Why Do Dogs Eat Poop?

Have you ever asked yourself, “why do dogs eat poop?” Does your dog have a gross habit of eating poop? This behavior may be unpleasant to you, but it is fairly common in dogs. As a dog owner, you may find yourself faced with a poop eater at some point, and it’s important to understand why your dog is engaging in this behavior.

Why do dogs eat poop

6 Common Answers to the Question, “Why Do Dogs Eat Poop?”

Below, you’ll find information about why dogs eat poop and what, if anything, you can do to stop your pet from doing this. Be sure to read through this quick guide to figure out when you can handle your pet’s issue at home and when you might need to see a veterinarian instead.

6 reasons why dogs eat poop include:

Scavenging

Dogs are descended from scavengers, and some dogs still feel the instinctive draw to scavenge for food and nutrients more often than others. If your dog is eating poop often, it may be because she feels like she has to, as part of her DNA.

Dogs who eat poop for no reason other than an instinctive need to consume all nutrients possible will likely never stop this behavior. However, the good news is that these dogs are also not eating poop for any dangerous reasons, and as long as they are kept up to date on their shots, they should be relatively safe, too.

Puppyhood

Puppies explore the world by putting everything in their mouths. This includes poop—theirs, and others’ too! If your dog is still a young puppy and is interested in trying to eat poop, this is normal behavior and isn’t too concerning.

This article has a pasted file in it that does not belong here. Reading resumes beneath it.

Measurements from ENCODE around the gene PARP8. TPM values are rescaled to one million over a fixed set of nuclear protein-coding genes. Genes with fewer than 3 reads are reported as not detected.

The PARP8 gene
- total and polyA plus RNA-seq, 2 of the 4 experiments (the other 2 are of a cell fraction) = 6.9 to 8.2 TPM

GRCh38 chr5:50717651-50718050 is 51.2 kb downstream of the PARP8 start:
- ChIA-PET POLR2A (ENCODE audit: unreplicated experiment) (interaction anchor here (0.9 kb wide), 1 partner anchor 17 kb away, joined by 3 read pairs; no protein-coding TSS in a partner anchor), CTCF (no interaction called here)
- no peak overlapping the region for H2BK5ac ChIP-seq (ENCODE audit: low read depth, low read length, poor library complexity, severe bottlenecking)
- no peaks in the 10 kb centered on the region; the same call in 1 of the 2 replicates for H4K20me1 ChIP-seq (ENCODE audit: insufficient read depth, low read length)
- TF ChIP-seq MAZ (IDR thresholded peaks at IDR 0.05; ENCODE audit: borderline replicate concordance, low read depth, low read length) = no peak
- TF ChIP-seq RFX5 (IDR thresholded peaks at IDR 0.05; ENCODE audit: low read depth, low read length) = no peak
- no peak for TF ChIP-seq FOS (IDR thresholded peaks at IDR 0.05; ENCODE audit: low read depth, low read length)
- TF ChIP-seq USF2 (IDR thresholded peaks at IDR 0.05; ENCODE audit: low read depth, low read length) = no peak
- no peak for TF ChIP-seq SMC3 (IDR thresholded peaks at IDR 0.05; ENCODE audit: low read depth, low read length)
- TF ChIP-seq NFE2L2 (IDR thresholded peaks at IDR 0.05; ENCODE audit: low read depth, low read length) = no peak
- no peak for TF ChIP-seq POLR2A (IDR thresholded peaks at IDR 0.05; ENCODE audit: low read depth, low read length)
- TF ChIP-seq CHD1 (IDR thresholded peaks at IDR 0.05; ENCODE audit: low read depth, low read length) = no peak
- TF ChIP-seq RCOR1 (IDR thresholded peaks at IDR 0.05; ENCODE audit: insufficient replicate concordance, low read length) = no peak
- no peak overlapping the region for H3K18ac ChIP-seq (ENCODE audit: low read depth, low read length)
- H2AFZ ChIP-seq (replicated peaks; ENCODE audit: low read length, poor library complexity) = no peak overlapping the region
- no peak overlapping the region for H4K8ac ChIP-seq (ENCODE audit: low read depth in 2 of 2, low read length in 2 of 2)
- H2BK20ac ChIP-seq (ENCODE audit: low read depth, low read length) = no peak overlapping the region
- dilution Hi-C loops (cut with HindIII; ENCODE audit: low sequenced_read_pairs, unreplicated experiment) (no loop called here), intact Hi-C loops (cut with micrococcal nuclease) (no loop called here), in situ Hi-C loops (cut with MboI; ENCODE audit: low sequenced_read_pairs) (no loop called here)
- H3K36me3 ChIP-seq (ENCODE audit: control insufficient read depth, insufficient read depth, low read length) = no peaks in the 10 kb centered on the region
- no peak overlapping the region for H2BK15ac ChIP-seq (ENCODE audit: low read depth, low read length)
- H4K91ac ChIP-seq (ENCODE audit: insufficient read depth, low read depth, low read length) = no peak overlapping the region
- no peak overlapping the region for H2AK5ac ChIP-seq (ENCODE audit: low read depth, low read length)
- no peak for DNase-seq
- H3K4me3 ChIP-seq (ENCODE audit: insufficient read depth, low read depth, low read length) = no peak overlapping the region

However, dog poop can contain a variety of pathogens that can be very dangerous for young puppies that haven’t gotten their full round of puppy shots yet. Therefore, it’s important to keep your puppy from engaging in poop eating habits unless the poop is her own, to protect her from illness.

Mother Dogs

Mother dogs lick their puppies when the puppies need to be taught how to go to the bathroom. They also tend to eat the poop of their puppies to help keep the environment cleaner for their babies. If your dog is a mother with new puppies, all of this is perfectly normal behavior.

As long as the mother dog is only eating the poop of her puppies—and not any other poop she finds—then there isn’t anything to worry about, and this behavior will likely ease up with time. However, if she is eating poop from other animals, this can be dangerous to the puppies.

Parasites

Another potential answer to the question “why do dogs eat poop?” is that your dog may have a parasite. Some types of parasites may cause dogs to feel hungry all the time. If your dog never feels full, she may be more prone to eating her own poop or the poop of other household pets instead.

This behavior occurs because the parasites are feeding off of the dog’s nutrients, rather than the dog getting them herself.

Take your dog to the veterinarian if you think she is dealing with parasites, or if you want to rule out this possibility. Be sure to take a fresh stool sample, as this will be required for lab testing to determine what’s going on with your dog.

Illnesses